With the judge’s acceptance, the Tennessee Board of Judicial Conduct publicly reprimanded Judge Michael Hinson for “conducting judicial business outside the parameters of the COVID-19” plan for his judicial district as approved by the Tennessee Supreme Court and making a discourteous remark about the Chief Justice. Hinson (Tennessee Board of Judicial Conduct December 15, 2020).
The judge failed to limit the number of persons in his courtroom and has not been enforcing social distancing requirements; at times, his courtroom “has been filled to capacity, even to the point of members of the public having to stand shoulder to shoulder along the walls because all the seats are taken.” In addition, referring to the Court’s pandemic-related guidelines, the judge commented to a court audience that he “wished Chief Justice Jeff Bivens would win an award so that the COVID-19 mandates” would end.
The judge acknowledged that “failing to abide by the directives of a higher court is unacceptable and reflects poorly” on him as a judge and admitted that his comment was wrong, although he stated that he “intended no disrespect.”
The Board acknowledged that the judge’s courtroom was small and that he has been trying to avoid a backlog of cases, but it emphasized that the COVID-19 guidelines adopted by the Court “are not mere suggestions. Conducting judicial business within those guidelines, which have been expressed in court orders, is not optional. . . . By requiring all judicial districts to adopt measures designed to protect users and employees of the court system from the risks associated with COVID-19, the Supreme Court has recognized that the health and safety of litigants, witnesses, attorneys, court staff, and others is of utmost importance. Thus, regardless of how logistically or administratively inconvenient, and no matter a judge’s personal views concerning the pandemic generally, all judges are obligated to comply with and enforce the pertinent guidelines.”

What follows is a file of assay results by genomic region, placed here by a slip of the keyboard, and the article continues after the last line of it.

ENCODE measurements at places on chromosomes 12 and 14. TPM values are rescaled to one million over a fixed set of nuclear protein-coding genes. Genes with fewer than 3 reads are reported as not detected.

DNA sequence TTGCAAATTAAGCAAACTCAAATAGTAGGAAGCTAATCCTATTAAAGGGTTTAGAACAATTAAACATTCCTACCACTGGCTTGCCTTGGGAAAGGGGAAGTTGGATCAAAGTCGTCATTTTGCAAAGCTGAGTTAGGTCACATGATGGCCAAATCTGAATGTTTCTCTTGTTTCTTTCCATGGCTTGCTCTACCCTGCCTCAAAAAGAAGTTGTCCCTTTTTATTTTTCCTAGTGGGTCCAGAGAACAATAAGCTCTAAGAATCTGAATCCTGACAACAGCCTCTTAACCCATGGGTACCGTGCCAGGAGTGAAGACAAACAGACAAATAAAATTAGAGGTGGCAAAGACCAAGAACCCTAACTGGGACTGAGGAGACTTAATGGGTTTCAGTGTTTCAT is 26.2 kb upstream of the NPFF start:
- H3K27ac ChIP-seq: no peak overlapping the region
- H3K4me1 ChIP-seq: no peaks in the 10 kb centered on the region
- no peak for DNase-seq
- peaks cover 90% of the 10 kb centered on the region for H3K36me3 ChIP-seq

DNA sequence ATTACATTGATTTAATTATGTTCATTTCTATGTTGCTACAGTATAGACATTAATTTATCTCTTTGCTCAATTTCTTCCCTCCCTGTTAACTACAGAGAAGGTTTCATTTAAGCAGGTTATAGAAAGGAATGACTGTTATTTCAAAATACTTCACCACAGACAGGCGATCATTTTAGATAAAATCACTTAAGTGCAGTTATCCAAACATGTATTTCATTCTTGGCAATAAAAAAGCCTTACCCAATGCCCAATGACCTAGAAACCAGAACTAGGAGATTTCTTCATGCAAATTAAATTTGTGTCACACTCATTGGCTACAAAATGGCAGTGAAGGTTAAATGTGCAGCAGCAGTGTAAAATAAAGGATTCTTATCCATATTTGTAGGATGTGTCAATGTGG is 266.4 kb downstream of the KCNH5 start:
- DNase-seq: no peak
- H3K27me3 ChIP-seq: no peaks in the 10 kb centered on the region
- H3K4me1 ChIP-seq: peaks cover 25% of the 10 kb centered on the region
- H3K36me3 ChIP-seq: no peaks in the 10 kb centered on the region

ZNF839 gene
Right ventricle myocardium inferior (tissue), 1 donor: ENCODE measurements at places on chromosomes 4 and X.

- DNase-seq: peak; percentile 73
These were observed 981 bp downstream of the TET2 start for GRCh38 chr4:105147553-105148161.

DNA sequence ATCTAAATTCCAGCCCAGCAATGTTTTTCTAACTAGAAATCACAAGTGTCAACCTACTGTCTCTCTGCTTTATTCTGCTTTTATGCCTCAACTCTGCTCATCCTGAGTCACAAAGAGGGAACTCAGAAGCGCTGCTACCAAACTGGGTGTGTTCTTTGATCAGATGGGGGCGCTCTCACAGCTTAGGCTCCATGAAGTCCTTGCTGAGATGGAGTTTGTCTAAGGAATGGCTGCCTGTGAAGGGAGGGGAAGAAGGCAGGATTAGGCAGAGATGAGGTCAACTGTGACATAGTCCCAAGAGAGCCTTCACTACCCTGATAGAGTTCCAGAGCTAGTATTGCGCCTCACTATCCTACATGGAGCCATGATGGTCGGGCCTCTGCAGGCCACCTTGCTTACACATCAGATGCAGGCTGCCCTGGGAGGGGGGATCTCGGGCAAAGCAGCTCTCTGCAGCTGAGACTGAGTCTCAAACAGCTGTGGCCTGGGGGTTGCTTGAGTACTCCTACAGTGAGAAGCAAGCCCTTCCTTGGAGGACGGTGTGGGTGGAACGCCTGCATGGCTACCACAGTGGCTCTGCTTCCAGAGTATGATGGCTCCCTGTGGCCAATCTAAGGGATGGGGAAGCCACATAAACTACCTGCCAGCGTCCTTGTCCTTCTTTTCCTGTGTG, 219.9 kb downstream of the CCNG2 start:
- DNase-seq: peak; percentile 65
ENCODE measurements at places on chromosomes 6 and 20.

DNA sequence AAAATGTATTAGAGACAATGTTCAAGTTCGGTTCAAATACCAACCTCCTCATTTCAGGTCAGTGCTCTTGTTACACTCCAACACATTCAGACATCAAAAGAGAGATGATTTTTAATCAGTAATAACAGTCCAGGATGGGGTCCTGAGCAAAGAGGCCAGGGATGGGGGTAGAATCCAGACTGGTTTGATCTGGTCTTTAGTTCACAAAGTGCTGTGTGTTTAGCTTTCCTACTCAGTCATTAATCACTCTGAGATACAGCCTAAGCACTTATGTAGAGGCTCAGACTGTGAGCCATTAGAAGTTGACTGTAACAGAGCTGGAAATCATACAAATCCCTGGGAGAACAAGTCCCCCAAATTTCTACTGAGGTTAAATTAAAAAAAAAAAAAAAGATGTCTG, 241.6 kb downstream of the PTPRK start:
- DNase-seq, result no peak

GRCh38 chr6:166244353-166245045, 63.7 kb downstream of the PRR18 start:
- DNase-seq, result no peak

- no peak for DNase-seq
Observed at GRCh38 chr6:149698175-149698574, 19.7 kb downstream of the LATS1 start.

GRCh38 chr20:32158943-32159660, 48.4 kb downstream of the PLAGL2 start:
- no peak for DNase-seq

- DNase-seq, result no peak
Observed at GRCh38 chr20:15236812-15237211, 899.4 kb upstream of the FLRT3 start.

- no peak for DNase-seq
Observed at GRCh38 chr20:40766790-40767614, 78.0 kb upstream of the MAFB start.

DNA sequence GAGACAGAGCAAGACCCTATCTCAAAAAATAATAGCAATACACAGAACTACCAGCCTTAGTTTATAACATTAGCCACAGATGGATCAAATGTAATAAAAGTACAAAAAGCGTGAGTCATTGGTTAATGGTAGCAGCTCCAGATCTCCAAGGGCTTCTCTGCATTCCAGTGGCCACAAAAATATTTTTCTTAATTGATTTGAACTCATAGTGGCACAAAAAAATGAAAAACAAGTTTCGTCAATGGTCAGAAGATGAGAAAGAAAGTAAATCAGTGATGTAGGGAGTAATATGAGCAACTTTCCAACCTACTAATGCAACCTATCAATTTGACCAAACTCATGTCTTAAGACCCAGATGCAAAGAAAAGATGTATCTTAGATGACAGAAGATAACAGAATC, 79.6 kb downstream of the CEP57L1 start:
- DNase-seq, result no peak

The Board also stated that the judge’s comment regarding the Chief Justice was “neither dignified nor courteous” and did not inspire public confidence in the judiciary “even if off-the-cuff and with no intent to be offensive.” It acknowledged that there was no evidence to doubt the judge’s assertion that he had not 5“to cast aspersions on any member of the Supreme Court,” but emphasized that those who heard the comment had no way of determining his “intent apart from the words used. Once such comments are made, the damage is done.”
See also In re Disqualification of Fleegle (Chief Justice Ohio Supreme Court December 10, 2020) (disqualification of judge from 2 criminal cases because he could not prove that he had taken steps to protect the safety of individuals in the courtroom and could not articulated “the necessity of proceeding with jury trials during a dangerous stage of a pandemic”).